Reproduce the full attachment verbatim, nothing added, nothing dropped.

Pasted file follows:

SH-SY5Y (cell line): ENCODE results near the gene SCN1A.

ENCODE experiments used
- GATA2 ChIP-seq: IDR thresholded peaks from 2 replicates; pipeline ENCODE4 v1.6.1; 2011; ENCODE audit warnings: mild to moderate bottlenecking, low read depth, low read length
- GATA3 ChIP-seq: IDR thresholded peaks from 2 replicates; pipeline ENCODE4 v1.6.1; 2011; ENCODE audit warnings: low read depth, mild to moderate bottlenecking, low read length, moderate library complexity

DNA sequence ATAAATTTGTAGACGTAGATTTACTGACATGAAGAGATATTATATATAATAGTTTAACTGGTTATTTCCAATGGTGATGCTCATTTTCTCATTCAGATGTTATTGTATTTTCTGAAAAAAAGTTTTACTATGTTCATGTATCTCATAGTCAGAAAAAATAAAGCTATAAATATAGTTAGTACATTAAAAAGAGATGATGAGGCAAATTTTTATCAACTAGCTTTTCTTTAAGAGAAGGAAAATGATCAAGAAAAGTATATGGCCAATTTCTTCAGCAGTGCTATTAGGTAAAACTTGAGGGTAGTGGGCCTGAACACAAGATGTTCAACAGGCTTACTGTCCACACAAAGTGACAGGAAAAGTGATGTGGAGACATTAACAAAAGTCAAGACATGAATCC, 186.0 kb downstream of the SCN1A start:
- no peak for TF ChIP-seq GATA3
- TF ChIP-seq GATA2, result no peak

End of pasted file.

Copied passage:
SH-SY5Y (cell line): ENCODE results near the gene SCN1A.

ENCODE experiments used
- GATA2 ChIP-seq: IDR thresholded peaks from 2 replicates; pipeline ENCODE4 v1.6.1; 2011; ENCODE audit warnings: mild to moderate bottlenecking, low read depth, low read length
- GATA3 ChIP-seq: IDR thresholded peaks from 2 replicates; pipeline ENCODE4 v1.6.1; 2011; ENCODE audit warnings: low read depth, mild to moderate bottlenecking, low read length, moderate library complexity

DNA sequence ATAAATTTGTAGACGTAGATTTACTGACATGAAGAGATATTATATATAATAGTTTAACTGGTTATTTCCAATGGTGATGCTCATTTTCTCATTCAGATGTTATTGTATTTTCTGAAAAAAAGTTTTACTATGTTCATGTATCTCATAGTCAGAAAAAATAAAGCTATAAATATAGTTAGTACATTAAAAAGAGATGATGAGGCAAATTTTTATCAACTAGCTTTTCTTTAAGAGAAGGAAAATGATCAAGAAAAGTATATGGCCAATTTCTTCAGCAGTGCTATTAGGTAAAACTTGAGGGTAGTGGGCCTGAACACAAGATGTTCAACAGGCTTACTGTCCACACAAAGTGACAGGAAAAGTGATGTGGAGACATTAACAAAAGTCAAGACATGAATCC, 186.0 kb downstream of the SCN1A start:
- no peak for TF ChIP-seq GATA3
- TF ChIP-seq GATA2, result no peak